Though the Taleban rulers have been put out of power and the fighting in Afghanistan has subsided, United Nations aid agencies say thousands of Afghans are still fleeing their homes.
There are already over 100,000 Afghan refugees in camps in Pakistan, and the United Nation's refugee agency says more want to get in.
UNHCR spokesman Kris Janowski says a combination of a lack of food and fear for their lives has sent thousands of Afghans fleeing from the Kandahar area to the Pakistan border.
"We now have 7,000 people stuck in no man's land trying to get into Pakistan, and the main reason these people are leaving is the lack of aid. They are also speaking of banditry, attacks and general insecurity in that part of the country," he said.
The World Food Program has said it has been impossible to provide aid to the Kandahar province for many weeks because of fighting there.
Other parts of the country are also suffering from a lack of food. The agency says it is planning to send food by helicopter to the mountainous Bonawash region in northern Afghanistan, where people have reportedly been eating grass to survive.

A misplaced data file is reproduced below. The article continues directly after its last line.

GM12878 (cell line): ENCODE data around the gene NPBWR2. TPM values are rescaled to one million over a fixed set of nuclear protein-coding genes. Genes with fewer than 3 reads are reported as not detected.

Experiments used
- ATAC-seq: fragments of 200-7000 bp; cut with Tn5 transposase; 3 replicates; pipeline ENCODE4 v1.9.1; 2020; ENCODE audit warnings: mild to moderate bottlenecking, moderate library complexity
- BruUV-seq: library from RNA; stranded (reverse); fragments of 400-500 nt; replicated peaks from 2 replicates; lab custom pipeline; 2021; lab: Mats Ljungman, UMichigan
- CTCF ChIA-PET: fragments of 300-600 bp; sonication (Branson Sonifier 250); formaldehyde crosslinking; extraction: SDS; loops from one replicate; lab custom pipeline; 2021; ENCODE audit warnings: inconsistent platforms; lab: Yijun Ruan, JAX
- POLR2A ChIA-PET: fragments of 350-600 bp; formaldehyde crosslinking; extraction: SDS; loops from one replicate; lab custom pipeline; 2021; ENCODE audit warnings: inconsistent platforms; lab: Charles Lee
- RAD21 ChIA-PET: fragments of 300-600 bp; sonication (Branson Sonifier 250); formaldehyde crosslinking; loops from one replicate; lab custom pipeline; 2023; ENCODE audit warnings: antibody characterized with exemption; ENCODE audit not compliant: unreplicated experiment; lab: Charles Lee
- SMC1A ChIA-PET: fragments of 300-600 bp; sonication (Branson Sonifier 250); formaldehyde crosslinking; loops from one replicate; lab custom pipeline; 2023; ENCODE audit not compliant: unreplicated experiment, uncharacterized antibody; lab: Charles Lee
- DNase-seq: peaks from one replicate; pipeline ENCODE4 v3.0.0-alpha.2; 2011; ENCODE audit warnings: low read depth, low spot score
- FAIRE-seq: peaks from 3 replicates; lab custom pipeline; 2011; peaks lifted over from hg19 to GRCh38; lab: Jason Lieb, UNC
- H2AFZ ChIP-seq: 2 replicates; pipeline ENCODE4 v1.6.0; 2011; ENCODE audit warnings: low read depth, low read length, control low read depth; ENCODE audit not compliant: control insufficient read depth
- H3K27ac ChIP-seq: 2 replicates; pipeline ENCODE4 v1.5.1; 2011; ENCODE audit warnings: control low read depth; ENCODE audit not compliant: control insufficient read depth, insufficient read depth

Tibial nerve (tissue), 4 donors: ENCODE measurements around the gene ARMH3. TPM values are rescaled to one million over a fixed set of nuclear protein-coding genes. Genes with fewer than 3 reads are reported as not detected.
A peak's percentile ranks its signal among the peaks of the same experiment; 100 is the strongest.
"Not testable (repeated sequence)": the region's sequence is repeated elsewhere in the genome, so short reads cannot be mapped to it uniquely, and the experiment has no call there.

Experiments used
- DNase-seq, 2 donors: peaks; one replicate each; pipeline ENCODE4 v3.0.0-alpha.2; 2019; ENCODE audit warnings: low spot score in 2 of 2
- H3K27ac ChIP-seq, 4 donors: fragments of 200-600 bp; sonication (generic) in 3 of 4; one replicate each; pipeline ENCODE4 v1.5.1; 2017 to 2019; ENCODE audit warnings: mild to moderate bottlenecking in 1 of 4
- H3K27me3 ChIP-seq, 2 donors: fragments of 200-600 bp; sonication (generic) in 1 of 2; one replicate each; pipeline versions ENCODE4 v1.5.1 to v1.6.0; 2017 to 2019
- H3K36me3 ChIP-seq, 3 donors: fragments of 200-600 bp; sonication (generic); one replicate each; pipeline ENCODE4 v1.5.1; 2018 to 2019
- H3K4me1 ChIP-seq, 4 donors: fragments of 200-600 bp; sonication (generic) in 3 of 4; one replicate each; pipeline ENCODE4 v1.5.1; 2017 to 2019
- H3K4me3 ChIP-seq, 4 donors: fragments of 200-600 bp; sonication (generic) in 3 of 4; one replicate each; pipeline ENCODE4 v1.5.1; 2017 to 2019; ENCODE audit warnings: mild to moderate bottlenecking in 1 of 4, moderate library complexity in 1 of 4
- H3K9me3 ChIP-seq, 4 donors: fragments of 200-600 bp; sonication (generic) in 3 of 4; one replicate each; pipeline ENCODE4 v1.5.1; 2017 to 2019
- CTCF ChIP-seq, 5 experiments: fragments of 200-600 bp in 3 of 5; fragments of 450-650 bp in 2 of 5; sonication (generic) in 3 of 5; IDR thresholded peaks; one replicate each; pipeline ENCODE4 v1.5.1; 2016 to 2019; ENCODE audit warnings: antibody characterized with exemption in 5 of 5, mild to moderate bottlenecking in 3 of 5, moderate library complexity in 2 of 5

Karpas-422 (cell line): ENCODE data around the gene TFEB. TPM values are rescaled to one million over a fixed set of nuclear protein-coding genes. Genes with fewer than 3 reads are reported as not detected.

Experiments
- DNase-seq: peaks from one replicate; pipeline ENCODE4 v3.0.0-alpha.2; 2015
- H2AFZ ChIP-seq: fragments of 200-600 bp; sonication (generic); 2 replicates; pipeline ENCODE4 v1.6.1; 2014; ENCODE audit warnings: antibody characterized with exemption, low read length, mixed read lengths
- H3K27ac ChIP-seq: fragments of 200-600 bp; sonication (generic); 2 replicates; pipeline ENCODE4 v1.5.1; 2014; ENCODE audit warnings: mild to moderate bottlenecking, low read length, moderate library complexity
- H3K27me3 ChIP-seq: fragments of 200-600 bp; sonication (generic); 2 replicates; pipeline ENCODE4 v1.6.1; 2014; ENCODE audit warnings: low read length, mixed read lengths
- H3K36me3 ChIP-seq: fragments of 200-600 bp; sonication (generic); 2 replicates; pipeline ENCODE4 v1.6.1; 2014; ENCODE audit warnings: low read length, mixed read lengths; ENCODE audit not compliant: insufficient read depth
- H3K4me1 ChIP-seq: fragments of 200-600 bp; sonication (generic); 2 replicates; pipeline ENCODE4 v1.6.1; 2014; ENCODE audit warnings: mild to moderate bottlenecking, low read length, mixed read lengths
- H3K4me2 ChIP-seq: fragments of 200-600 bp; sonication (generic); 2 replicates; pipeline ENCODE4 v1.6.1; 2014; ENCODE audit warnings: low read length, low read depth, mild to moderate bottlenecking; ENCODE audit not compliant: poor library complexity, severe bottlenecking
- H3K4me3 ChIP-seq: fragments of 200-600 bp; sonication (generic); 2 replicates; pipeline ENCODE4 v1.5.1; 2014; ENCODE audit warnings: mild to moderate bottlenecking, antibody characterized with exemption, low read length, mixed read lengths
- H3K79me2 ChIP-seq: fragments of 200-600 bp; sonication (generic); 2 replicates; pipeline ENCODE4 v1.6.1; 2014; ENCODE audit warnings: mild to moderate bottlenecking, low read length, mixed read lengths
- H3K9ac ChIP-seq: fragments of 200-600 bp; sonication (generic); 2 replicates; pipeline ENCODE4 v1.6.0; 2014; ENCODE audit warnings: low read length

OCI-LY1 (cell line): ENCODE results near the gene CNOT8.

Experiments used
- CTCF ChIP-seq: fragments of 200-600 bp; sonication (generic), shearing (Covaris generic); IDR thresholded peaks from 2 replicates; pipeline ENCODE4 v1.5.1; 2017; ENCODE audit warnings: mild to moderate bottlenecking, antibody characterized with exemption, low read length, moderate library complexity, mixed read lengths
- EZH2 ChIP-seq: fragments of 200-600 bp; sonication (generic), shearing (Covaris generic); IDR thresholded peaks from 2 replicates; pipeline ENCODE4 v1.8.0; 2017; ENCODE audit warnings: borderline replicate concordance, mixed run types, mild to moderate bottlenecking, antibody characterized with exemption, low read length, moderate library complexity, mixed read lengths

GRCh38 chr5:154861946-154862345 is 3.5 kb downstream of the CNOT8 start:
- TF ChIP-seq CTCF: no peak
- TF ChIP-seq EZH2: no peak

WFP spokeswoman Christiane Bertiaume said the agency hopes to send helicopters to other difficult-to-reach places in Afghanistan where fighting has stopped. But she said the agency only uses helicopters when it has no alternative.
"The problem is that you cannot bring as much by helicopters as by road or even by donkey. But if the needs are very important we will do our best to respond to them as quickly as possible," she said.
Ms. Bertiaume said the WFP is also looking into reports of humanitarian aid being looted in eastern Afghanistan, around the city of Jalalabad. She said the agency is working to ensure that all its food deliveries get to people in need, not looters.